“I went to Diko Market on Kaduna Road – a wet market – and counted only three of us wearing masks, and only two people actually wearing their masks properly,” says Ali Umar, 53, a building technologist. “It was a free-for-all. People were breaking social distancing rules. I was ridiculed whenever I said people should be wearing face masks or practising social distancing. The general response was: ‘Corona has nothing to do with us.’”
It is not enough for the government to ease the lockdown, he says; it should still be trying to ensure that citizens respect the basic protocols of social distancing and sanitising.
“I was ridiculed whenever I said people should be wearing face masks or practising social distancing. The general response was: ‘Corona has nothing to do with us.'”
Commercial taxis, according to the protocols, are not supposed to carry more than three passengers – two behind and one in front with the driver. But things have returned to the status quo with drivers allowing five or six passengers. The authorities – in the form of the police and Federal Road Safety personnel – don’t seem to be on the lookout for this.
Commuters can find themselves caught between the devil and the deep blue sea. “Offices have opened, and work has resumed, so if you decide not to use the taxis, you do so to your detriment,” says Ikenna Onuoha, an office worker in his mid-thirties. “For the first three or four weeks after things eased up, I would barely make it to work on time because I insisted on using taxis carrying no more than three passengers.”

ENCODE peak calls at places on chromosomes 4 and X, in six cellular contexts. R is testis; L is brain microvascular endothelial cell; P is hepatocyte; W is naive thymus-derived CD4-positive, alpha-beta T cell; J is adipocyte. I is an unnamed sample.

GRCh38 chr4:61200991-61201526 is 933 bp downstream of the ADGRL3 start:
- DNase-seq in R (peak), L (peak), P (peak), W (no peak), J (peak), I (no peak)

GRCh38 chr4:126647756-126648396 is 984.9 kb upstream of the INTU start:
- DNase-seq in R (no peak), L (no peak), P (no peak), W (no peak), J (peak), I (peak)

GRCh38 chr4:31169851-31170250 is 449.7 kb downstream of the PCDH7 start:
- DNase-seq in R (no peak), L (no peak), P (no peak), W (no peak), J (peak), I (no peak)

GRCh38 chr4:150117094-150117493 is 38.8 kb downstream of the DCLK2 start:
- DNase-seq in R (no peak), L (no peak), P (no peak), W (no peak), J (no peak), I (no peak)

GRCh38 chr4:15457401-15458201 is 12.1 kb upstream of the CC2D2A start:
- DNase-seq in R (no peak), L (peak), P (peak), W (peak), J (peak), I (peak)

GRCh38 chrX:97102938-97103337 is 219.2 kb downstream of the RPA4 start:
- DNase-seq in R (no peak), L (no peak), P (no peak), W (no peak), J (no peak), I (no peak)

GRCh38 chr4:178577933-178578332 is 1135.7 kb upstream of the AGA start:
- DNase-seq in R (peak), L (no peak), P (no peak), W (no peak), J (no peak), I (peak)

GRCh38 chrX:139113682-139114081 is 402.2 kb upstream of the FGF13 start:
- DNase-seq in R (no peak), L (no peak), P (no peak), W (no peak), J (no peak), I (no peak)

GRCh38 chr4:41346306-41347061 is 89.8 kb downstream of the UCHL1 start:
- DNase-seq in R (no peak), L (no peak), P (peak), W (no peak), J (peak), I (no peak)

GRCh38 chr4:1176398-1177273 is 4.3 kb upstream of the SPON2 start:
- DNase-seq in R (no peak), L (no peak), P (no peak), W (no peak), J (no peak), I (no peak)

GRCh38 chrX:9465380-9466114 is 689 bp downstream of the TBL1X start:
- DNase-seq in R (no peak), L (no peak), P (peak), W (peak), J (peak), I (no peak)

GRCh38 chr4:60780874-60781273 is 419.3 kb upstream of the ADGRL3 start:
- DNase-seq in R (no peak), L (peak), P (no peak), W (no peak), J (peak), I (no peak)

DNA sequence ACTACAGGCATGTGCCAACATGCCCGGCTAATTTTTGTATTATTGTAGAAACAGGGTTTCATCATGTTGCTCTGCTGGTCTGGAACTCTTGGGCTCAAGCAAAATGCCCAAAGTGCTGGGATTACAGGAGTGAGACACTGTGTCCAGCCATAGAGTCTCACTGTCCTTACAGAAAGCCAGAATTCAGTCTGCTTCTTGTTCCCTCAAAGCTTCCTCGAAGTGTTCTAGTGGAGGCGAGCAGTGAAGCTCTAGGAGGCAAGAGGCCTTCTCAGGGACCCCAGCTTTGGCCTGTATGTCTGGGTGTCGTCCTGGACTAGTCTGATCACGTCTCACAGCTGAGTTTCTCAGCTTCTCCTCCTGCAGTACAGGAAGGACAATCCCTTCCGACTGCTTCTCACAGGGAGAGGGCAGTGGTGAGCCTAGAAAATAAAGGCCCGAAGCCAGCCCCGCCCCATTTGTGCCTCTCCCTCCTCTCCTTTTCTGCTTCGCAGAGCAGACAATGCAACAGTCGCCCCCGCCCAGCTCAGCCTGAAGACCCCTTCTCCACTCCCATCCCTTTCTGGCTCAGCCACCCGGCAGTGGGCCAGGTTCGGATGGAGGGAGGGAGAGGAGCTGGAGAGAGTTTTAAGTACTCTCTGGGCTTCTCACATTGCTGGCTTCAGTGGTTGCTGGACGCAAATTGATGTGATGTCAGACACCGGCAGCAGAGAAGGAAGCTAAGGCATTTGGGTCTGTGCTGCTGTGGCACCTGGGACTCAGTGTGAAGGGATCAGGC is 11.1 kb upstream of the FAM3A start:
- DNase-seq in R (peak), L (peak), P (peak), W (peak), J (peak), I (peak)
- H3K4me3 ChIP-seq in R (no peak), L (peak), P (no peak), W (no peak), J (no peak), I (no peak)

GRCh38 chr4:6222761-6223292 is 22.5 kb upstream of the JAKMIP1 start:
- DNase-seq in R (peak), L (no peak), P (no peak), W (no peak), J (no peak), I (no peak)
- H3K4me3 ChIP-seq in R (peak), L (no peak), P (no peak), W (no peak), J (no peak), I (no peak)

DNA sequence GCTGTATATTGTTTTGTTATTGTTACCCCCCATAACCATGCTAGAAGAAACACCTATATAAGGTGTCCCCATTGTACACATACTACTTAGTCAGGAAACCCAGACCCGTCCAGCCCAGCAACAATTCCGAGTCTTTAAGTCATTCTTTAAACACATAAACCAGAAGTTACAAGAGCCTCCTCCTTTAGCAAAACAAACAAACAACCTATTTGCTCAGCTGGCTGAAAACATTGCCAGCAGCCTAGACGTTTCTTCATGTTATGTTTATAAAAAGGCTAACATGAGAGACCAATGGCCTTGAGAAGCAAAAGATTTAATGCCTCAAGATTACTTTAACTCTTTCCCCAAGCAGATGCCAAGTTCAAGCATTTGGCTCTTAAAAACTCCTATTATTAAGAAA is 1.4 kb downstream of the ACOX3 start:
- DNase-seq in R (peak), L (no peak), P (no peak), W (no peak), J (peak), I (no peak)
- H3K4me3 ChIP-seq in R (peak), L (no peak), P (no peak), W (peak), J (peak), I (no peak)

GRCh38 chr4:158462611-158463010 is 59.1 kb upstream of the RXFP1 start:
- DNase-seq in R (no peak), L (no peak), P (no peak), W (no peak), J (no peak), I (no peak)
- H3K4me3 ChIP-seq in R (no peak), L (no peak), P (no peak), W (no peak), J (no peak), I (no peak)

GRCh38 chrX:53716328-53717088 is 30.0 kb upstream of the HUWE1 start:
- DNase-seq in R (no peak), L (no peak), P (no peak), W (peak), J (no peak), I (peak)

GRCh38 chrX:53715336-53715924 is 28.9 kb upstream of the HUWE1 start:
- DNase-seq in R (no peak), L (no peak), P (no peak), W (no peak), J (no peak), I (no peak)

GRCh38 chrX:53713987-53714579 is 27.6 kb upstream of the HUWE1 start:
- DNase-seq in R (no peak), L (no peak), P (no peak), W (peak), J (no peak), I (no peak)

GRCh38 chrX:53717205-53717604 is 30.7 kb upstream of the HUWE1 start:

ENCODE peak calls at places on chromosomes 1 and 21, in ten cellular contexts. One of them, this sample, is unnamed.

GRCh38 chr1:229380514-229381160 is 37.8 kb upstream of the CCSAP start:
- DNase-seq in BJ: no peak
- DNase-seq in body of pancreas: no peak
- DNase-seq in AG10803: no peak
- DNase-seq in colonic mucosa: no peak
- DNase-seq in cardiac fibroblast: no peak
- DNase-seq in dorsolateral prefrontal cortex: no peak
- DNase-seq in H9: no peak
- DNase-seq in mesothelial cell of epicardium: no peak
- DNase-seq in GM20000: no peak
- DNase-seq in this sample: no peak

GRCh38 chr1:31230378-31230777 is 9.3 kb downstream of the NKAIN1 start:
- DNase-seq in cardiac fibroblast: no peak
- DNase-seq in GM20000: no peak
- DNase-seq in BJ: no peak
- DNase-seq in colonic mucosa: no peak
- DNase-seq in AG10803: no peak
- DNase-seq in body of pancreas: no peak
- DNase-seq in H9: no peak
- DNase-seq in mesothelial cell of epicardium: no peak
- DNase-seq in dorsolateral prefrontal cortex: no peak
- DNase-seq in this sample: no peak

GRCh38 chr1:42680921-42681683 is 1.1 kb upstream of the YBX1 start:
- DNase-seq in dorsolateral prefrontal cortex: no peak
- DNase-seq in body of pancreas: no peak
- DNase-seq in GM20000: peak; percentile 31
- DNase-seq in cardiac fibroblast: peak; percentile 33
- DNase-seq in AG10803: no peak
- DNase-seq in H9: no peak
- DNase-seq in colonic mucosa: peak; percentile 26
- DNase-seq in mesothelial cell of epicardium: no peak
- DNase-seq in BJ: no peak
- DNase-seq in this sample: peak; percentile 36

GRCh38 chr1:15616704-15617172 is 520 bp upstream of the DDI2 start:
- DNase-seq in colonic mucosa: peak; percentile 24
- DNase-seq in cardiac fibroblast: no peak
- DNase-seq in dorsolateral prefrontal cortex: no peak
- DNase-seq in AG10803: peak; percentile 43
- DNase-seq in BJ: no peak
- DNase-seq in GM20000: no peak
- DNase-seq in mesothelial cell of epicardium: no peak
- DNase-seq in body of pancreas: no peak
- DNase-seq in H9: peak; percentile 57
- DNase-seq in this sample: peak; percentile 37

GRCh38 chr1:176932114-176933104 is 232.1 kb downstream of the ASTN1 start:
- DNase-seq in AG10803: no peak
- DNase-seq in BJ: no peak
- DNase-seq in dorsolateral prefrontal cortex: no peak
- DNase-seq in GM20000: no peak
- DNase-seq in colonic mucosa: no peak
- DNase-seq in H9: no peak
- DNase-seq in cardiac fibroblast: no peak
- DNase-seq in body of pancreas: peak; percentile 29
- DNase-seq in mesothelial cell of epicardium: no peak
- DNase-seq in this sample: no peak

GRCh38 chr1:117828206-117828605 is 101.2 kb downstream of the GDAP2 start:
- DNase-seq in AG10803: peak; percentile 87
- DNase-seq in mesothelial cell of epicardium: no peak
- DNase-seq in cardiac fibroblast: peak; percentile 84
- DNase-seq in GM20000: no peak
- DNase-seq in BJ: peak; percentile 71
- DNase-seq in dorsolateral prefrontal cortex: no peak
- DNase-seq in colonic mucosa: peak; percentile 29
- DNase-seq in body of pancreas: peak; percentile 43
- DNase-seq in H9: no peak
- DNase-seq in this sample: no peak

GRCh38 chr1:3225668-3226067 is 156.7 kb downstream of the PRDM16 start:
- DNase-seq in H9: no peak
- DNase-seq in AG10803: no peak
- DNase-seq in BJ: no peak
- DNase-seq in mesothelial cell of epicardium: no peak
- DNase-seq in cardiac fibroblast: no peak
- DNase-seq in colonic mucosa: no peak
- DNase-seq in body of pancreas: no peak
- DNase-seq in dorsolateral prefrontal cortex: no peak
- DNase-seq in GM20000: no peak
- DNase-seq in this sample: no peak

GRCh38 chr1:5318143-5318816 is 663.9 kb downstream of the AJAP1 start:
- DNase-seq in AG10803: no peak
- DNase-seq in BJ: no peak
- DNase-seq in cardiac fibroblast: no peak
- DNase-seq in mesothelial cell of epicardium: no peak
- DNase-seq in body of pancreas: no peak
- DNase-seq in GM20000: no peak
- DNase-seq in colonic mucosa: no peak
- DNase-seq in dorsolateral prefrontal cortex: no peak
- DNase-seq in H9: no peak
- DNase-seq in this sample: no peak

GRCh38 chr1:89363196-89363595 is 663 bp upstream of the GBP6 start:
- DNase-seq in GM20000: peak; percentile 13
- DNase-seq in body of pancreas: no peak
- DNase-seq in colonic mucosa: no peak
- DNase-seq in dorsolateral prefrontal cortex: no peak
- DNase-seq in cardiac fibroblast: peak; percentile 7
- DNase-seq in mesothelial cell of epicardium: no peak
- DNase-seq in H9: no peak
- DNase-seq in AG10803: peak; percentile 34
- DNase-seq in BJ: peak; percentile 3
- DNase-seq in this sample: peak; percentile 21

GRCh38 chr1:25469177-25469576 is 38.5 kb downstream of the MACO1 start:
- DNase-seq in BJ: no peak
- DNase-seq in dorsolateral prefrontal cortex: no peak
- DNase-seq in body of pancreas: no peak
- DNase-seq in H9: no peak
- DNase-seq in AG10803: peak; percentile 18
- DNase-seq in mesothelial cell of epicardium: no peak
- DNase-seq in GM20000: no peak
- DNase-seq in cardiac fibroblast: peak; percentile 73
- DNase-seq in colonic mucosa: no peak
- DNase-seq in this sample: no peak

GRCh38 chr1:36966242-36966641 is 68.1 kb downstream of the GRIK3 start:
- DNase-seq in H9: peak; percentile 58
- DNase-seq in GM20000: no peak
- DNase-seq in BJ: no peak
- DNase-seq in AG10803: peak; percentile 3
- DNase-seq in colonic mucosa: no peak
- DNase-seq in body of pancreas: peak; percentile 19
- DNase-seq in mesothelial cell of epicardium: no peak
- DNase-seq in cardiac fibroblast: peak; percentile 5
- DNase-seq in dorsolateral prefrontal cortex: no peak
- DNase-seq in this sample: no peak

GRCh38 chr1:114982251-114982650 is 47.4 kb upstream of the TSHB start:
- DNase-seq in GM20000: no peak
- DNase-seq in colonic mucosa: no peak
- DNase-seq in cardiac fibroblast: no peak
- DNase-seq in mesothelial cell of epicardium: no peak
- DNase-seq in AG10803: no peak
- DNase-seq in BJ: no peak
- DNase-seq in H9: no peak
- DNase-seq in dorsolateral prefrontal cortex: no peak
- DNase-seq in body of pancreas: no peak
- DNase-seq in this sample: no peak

Commuters can find themselves caught between the devil and the deep blue sea.
One driver screamed at him: “You will die there, waiting for a taxi with only three passengers.” When the government eased the lockdown, the government had told taxi operators to carry only three passengers, the driver continued, but it had also immediately increased petrol prices. He wanted to know who would make up the difference to his pocket.
This was the turning point for Onuoha. He had “learned his lesson the hard way” and devised his own way of dealing with the problem. He now pays extra to sit alone in front to avoid physical contact with other passengers. Transport costs him at least half of his current salary but it’s a price he is willing to pay to keep his job – and his health.
The government had told taxi operators to carry only three passengers, but it had also immediately increased petrol prices.
His situation is one experts have analysed, stating that about 50% of all trips in Lagos are made by public transport (BRT, LAGBUS, Semi-Formal Mini Buses, Federal Mass Transit Train) and shared taxis. In Abuja, about 57% of trips are by public transport and shared taxis. The situation is similar in many other cities in Nigeria.
So the authorities think that public transport is an important element to control. But David Nabarro, a WHO special adviser on the coronavirus, says the evidence suggests that the “fleeting contact” people have when travelling together may not be the most important source of transmission. “For this reason and with similar mindset, authorities had not given specific attention to public transport for a while.”
By 27 July, the official tally for the country was 40,532.
In some areas of Nigerian life, people are respecting the lockdown guidelines. Some private businesses, banks and private schools remain closed, as well as some places of worship – which could come under fire if they did otherwise.
On Monday 20 July, Nigeria recorded 562 new cases in 21 of its 36 states, bringing the total number of confirmed cases in the country to 37,225. By 27 July, the official tally for the country was 40,532. Many private citizens hope that government will go back to the drawing board to devise strategies to curb the spread of the virus, and educate citizens better.